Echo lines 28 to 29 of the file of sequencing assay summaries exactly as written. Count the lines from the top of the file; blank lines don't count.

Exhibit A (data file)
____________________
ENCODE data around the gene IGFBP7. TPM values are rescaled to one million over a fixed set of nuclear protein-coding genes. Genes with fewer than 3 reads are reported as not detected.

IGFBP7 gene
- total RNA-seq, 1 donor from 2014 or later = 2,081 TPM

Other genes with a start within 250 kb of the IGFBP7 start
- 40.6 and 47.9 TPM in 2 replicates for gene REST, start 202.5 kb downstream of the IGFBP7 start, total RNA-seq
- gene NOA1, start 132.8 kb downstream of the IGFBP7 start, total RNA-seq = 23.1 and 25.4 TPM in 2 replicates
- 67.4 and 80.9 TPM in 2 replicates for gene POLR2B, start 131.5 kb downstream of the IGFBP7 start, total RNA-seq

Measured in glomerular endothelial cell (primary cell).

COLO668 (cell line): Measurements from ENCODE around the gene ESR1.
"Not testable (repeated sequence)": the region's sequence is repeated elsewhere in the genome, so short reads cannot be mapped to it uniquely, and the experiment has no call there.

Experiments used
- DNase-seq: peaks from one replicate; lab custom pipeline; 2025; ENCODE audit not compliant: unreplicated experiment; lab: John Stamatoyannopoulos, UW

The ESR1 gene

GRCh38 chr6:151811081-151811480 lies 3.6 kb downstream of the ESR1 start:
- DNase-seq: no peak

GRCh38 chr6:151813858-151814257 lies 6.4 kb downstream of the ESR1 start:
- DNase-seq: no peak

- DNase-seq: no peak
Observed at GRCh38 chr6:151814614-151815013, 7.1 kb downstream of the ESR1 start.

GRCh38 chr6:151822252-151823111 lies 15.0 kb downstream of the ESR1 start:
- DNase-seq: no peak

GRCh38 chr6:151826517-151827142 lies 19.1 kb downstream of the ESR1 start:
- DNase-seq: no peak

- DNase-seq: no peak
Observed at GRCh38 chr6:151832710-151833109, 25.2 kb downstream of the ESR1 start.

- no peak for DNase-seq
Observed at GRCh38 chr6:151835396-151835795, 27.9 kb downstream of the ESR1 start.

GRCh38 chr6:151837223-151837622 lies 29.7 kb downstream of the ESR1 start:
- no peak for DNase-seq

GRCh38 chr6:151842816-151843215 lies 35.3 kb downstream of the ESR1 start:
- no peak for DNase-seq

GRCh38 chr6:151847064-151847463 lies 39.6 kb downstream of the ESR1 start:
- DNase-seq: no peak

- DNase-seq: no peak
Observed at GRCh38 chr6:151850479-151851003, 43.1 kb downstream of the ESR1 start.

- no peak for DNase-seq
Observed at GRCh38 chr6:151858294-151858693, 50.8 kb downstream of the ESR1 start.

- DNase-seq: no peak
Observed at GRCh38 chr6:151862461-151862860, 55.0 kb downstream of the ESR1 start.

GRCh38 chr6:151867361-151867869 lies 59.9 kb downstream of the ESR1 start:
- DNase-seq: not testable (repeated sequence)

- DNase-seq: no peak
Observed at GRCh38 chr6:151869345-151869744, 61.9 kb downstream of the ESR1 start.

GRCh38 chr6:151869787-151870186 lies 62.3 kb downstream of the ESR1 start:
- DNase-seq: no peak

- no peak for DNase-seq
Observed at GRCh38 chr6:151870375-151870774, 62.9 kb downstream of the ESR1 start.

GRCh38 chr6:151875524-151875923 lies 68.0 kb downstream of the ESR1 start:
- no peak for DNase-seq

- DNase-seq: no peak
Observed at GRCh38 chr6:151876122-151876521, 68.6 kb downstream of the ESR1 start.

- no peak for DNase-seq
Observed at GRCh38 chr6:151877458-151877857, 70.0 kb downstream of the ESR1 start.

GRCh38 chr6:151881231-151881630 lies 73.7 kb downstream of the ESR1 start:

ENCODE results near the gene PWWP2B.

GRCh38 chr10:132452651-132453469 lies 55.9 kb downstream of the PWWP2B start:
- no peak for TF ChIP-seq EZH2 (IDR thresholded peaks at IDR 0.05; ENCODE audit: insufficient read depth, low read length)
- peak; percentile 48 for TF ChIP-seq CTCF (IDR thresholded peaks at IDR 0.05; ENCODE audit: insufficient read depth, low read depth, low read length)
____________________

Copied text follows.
GRCh38 chr6:151837223-151837622 lies 29.7 kb downstream of the ESR1 start:
- no peak for DNase-seq